“It is not just how much you eat and what you eat but when you eat it that matters,” adds senior author Dan Benardot, professor of practice at Emory’s Center for the Study of Human Health.

Benardot, who is also an emeritus professor of nutrition at Georgia State University, is an expert in the interrelationship between energy intake, body composition and within-day energy balance, and has worked as a team nutritionist for Olympians and professional athletes.

“The body works in real time,” Benardot says. “If you’re not eating enough and not often enough to avoid low blood sugar and high cortisol, your body adapts to this negative energy balance. Your brain will direct the body to find more energy by breaking down muscle mass to satisfy the need for energy. It sets you up for a downward spiral where you continually have to eat less and less to keep from gaining weight.”

The problem is particularly acute for athletes, especially female athletes and those in aesthetic sports, who deplete lean muscle mass at a faster rate than less active people because of the exercise-associated severe energy balance deficit they achieve. The researchers wanted to investigate whether professional cheerleaders, who may train four hours a day practicing dance routines, faced a similar challenge for real-time energy balance as some other female athletes in aesthetic sports.

“I have a vested interest in human performance and nutrition from a personal standpoint,” says Bellissimo, who was a collegiate athlete for five years before entering the Rollins PhD program for Nutrition and Health Science. “I know that how you are eating makes a difference in how you perform.”

Bellissimo says it was challenging to maintain a proper nutritional balance when she was an undergraduate and master’s student, while also competing in Division I volleyball tournaments. She notes that professional cheerleaders often work full-time jobs on top of training and performing and may find it especially challenging to carefully strategize all of their nutritional needs.

For the current study, the researchers conducted 24-hour dietary and activity surveys with professional cheerleaders during an active training period — including an hour-by-hour assessment of what and how much they ate, and hourly energy expenditures throughout the day. They inputted the data into a software tool called NutriTiming®, developed by Benardot, to calculate each participants’ hourly energy balance — and whether they were exercising at a calorie surplus or deficit.

For female athletes, previous research has shown that sustaining an energy balance of plus or minus 300 calories throughout the day is beneficial to avoid the lean tissue breakdown associated with larger energy deficits.

The body mass and body composition of the study participants was also measured, using a bioelectrical impedance analyzer — which painlessly assesses the density of biological tissue.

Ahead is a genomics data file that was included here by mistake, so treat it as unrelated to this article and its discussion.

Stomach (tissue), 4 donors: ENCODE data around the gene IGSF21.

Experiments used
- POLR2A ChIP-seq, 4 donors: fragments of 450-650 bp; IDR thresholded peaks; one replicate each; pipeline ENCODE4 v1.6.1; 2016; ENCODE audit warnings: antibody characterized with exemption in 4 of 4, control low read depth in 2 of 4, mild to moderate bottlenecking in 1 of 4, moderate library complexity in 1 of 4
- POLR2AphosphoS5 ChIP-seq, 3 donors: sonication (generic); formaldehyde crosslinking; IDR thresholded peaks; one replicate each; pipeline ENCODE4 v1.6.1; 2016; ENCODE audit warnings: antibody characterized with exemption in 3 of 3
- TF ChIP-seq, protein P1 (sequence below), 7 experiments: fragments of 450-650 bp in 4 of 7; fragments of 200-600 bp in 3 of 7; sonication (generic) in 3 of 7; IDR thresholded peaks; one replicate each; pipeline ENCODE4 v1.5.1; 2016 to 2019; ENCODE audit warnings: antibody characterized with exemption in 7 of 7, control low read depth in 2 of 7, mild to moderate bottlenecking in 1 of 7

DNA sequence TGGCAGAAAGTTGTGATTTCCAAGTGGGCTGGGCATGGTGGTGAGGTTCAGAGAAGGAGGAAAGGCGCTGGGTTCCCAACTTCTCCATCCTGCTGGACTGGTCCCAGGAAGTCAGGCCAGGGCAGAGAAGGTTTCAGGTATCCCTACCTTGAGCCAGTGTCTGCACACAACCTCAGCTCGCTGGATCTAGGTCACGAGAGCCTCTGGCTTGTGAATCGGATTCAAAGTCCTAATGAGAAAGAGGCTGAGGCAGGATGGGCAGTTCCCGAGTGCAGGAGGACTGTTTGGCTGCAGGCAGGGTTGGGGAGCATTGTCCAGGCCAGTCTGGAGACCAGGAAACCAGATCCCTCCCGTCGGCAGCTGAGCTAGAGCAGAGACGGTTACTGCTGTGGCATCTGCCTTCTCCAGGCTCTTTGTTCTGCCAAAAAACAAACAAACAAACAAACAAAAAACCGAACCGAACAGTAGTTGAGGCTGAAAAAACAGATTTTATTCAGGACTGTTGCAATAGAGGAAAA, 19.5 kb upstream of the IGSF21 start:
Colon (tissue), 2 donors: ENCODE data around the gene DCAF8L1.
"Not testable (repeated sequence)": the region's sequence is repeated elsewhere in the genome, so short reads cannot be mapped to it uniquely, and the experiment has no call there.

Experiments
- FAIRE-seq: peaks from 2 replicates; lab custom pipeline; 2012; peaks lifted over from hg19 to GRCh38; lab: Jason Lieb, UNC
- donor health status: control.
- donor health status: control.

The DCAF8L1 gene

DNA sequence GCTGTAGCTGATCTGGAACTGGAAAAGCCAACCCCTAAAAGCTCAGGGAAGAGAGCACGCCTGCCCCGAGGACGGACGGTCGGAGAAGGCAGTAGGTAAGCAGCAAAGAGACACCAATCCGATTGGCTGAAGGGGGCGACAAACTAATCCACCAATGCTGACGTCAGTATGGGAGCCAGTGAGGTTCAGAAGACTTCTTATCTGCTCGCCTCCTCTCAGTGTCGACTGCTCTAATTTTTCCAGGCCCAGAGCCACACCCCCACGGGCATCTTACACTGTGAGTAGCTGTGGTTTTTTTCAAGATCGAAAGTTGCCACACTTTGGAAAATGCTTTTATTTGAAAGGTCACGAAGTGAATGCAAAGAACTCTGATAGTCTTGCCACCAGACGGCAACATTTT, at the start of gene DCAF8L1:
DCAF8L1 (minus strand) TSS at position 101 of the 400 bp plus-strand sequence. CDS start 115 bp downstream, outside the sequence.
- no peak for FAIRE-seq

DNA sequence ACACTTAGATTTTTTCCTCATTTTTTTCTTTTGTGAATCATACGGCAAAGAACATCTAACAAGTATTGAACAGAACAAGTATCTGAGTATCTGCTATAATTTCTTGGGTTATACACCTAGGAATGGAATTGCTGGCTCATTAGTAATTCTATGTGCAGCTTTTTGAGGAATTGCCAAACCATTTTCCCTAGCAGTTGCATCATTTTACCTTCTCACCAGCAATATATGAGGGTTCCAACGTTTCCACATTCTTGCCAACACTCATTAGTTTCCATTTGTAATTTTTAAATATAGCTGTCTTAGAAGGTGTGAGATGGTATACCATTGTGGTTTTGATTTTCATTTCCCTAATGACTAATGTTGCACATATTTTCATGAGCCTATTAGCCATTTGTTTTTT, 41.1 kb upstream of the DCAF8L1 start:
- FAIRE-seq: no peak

The results showed that those participants who spent fewer hours in a negative energy balance had a lower, more optimal, percentage of body fat and those who spent more time within the plus-or-minus zone of 300 calories also had a lower percentage of body fat.

The cheerleader study was small and of short duration, but the finding is consistent with other research on female athletes and other populations, Benardot says.

“Athletes expend energy rapidly,” he adds. “They need to eat frequently, just not too much at a time, so their bodies have enough fuel to burn as they need it.”

It is important to study the nutritional needs of people involved in competitive sports and other intensive exercise, both to help them perform at their maximum level and to maintain their health, Bellissimo says. “Research has shown that chronic energy balance deficits in athletes can lead to hormonal imbalances, and that can have long-term health implications,” she says.

Additional authors of the study include Ashley Licata, from the University of Alabama at Birmingham, and Anita Nucci and Walt Thompson, from Georgia State University.

Related:
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Friday, July 5, 2019

Emory mathematician to present a proof of the Sensitivity Conjecture

Emory mathematician Hao Huang says that the algebraic tool that he developed to tackle the problem "might also have some potential to be applied to other combinatorial and complexity problems important to computer science.”

The Sensitivity Conjecture has stood as one of the most important, and baffling, open problems in theoretical computer science for nearly three decades. It appears to have finally met its match through work by Hao Huang, an assistant professor of mathematics at Emory University.

Huang will present a proof of the Sensitivity Conjecture during the International Conference on Random Structures and Algorithms, set for Zurich, Switzerland, July 15 to 19.

“I’ve been attacking this problem off and on since 2012,” Huang says, “but the key idea emerged for me just about a week ago. I finally identified the right tool to solve it.”

Huang posted the proof on his home page and it soon generated buzz among mathematicians and computer scientists on social media, who have praised its remarkable conciseness and simplicity.

The Sensitivity Conjecture relates to boolean data, which maps information into a true-false, or 1-0 binary. Boolean functions play an important role in complexity theory, as well in the design of circuits and chips for digital computers.

“In mathematics, a boolean function is one of the most basic discrete subjects — just like numbers, graphs or geometric shapes,” Huang explains.